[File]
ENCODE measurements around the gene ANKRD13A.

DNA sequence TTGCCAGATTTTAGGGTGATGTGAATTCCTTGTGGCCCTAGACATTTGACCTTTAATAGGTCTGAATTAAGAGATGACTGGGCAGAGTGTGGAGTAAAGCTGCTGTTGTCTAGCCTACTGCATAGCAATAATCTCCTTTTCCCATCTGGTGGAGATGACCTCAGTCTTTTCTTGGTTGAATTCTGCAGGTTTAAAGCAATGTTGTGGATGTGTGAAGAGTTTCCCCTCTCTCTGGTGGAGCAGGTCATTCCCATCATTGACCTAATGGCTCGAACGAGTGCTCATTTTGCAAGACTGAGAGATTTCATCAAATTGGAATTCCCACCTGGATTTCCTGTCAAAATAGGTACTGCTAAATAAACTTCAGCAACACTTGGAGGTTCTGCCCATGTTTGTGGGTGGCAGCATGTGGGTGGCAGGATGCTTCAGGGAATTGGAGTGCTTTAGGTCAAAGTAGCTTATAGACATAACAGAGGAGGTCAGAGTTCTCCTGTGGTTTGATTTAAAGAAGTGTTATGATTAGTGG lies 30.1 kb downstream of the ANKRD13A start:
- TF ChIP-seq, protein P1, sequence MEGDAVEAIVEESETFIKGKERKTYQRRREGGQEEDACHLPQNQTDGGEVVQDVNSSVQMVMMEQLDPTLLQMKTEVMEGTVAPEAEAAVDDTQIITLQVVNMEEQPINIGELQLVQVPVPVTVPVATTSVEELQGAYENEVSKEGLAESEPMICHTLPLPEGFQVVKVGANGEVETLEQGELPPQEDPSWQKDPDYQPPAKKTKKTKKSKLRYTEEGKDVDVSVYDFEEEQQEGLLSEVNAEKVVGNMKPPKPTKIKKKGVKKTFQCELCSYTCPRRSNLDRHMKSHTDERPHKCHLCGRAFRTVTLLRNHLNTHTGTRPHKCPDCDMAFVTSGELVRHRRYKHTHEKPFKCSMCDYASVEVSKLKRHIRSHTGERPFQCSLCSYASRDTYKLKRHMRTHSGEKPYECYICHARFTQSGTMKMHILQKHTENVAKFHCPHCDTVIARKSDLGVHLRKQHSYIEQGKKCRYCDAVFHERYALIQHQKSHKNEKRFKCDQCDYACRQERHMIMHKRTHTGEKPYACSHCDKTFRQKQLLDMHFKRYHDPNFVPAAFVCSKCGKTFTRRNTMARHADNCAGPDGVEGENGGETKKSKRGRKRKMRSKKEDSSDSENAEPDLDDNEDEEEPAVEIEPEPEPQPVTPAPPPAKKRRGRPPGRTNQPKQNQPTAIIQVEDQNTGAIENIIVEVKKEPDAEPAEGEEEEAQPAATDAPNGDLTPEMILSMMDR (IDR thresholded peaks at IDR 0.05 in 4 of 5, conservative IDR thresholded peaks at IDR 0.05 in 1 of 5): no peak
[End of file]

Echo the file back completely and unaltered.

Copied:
ENCODE measurements around the gene ANKRD13A.

DNA sequence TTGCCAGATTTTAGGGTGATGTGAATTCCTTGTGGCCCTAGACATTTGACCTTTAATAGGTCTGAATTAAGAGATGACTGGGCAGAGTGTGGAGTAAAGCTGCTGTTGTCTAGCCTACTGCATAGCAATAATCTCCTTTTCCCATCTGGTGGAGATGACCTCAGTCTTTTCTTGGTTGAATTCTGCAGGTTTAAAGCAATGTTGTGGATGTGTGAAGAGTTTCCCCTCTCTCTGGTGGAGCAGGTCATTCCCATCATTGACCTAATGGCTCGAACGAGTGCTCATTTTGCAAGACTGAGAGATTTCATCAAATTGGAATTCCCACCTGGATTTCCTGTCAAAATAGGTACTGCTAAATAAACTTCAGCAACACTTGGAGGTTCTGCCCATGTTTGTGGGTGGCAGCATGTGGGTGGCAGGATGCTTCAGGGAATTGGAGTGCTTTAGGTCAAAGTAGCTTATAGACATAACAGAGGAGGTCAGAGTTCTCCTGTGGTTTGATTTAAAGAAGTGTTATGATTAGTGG lies 30.1 kb downstream of the ANKRD13A start:
- TF ChIP-seq, protein P1, sequence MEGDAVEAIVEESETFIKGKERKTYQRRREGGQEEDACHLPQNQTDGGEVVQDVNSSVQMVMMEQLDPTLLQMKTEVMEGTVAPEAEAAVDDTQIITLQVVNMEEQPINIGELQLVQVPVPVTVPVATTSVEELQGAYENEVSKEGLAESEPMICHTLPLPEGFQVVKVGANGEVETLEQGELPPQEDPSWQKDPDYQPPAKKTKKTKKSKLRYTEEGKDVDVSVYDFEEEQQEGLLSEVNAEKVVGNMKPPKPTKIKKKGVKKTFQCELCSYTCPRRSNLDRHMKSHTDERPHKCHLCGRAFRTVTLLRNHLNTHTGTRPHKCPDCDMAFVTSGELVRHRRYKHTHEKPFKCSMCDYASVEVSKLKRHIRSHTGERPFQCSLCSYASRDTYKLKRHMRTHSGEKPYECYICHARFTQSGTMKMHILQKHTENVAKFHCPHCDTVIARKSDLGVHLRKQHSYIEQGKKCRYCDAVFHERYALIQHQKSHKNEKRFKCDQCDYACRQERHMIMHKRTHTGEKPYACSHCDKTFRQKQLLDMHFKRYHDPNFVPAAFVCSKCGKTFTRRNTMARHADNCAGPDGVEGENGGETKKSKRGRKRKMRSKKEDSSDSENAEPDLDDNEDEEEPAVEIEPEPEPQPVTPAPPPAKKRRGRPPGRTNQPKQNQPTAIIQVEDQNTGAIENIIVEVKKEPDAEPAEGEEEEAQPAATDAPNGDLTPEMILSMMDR (IDR thresholded peaks at IDR 0.05 in 4 of 5, conservative IDR thresholded peaks at IDR 0.05 in 1 of 5): no peak